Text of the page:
For most American Reform, Conservative and Reconstructionist Jews, aliyah — the mitzvah of moving to Israel or the obligation to move to Israel — is not a top priority.

“I recently took a synagogue trip where no one had any relatives,” said Halevy of her Reconstructionist congregants. A decade ago, she said, 30 percent would have had relatives there, and it used to be as high as 60 percent. That loss creates another level of disconnectedness.

The “generational gap,” as John Rosove, senior rabbi of the Reform Temple Israel of Hollywood, refers to it, is also a matter of history.

“Forty years ago, American Jews had the experience of the state forming and the Six-Day War, but today’s Jews don’t have that as their experience,” said Rosove, president of ARZA for the Pacific Southwest Region, the Reform Zionist movement. He noted that people under the age of 45 didn’t experience the euphoria of the 1967 victory, so they don’t feel connected to Israel the way older adults do.

Halevy agrees: “What was a given to my parents’ generation and mine is no longer true,” Halevy said. “I am 65. I was in Israel at 17, and, yes, I actually lived on the same kibbutz with David Ben-Gurion.” When she tells people this, she said, “They look at me as if that’s the Stone Age.”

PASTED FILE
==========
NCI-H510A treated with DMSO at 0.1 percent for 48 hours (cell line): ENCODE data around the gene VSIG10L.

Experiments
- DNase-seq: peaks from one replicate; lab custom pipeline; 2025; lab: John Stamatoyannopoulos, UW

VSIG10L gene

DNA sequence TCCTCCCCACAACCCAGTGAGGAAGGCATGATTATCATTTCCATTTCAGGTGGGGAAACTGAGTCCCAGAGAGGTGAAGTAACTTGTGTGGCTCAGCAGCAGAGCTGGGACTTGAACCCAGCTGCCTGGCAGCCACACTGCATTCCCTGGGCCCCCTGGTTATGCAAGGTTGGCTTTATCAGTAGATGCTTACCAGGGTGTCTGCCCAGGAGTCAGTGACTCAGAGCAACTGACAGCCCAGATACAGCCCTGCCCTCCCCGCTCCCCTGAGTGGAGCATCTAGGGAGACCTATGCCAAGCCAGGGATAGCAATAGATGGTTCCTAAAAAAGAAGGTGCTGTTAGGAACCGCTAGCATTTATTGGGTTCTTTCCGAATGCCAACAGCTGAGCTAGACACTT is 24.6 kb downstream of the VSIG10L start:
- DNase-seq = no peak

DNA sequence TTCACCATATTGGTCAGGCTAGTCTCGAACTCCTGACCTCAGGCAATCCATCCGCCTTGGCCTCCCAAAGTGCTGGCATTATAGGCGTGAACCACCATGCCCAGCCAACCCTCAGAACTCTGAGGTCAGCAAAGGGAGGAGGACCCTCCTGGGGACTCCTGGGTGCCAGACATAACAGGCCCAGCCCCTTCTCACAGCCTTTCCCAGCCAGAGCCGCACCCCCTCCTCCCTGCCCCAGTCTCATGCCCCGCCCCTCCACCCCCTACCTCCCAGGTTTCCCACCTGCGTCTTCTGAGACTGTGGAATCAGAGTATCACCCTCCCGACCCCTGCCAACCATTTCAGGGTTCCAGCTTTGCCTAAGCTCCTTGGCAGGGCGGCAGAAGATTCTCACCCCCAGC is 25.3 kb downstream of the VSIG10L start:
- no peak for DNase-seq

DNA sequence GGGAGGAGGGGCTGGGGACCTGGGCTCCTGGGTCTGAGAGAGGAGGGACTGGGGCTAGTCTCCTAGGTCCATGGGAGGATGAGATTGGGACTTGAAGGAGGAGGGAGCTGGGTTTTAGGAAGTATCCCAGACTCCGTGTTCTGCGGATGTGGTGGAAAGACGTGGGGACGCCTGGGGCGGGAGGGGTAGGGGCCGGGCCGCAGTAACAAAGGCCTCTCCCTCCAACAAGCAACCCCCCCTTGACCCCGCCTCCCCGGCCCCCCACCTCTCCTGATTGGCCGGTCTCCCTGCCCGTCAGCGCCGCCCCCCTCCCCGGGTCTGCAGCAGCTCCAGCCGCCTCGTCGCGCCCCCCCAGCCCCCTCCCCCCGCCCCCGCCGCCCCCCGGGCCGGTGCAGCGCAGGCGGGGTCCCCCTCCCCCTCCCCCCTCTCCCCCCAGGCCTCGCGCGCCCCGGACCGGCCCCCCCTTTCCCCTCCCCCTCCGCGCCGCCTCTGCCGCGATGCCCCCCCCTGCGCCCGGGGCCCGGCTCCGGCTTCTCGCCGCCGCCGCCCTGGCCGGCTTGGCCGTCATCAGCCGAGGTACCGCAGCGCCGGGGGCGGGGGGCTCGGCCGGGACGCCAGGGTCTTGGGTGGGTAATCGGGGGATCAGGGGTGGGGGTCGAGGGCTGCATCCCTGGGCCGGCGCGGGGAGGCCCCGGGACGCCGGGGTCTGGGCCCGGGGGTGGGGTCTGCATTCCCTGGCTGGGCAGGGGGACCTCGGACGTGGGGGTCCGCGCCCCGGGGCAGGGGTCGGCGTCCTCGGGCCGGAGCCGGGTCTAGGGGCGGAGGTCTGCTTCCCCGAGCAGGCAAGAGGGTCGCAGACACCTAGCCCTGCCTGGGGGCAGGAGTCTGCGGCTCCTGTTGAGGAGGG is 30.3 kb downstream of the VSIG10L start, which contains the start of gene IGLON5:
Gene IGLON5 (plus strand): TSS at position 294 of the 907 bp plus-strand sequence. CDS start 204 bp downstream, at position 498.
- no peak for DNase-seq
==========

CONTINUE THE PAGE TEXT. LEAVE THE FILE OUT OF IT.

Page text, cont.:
The differing historical perspective between older and younger Jews changes the entire conversation about Israel.

“The attachment of a 50-something is very different than the attachment of teenager or 20-something,” Halevy said.

For the younger generation, Rosove said “all they’ve experienced is the intifada and riots and suicide bombings,” and that’s why they don’t necessarily identify with Israel. Which is why, even though most Jews are concerned about the political situation in Israel and upset by the terrorist attacks against its citizens, many rabbis don’t want to emphasize the political situation in Israel because it often doesn’t help people connect to the country.

And though crises may motivate some communities, it’s dangerous to attach support to Israel only in times of trouble, said Rabbi Daniel Bouskila of Sephardic Temple, a Conservative synagogue in Westwood: “The moment bodies start blowing up in Jerusalem, people want to support Israel.”

But, he added, “Israel is more than just a response to terrorism and politics.”

Indeed, a number of organizations have come to recognize that fact and increasingly are working to send out news about Israel unrelated to crises. The recently created news service, Israel 21c, for example, highlights news about technology, science and health, “on daily life in Israel,” trying to move the media focus beyond the political.

“It’s very hard to explain the intricacies to people who have no experience,” Halevy said. “You can’t discuss the challenges with people who haven’t bought into the bottom line that Israel is important.”

For Israeli Independence Day, for example, Halevy brought in 10 congregants to discuss their connections to Israel, instead of “waving flags and eating humus” or having a political speaker.